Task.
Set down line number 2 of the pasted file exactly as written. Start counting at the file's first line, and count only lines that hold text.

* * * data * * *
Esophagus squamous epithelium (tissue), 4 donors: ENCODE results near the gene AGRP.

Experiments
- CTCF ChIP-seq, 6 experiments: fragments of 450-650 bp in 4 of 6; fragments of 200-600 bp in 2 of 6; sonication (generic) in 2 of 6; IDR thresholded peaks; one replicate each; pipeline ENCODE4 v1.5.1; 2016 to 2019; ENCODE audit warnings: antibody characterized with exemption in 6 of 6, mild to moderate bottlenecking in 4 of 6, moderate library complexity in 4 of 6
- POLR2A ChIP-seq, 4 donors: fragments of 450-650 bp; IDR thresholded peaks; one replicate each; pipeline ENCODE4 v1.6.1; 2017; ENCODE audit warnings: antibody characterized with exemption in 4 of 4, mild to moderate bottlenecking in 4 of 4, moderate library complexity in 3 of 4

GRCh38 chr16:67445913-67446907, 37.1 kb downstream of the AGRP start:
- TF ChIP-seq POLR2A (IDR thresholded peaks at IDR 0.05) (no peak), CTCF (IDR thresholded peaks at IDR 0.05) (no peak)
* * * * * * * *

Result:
Experiments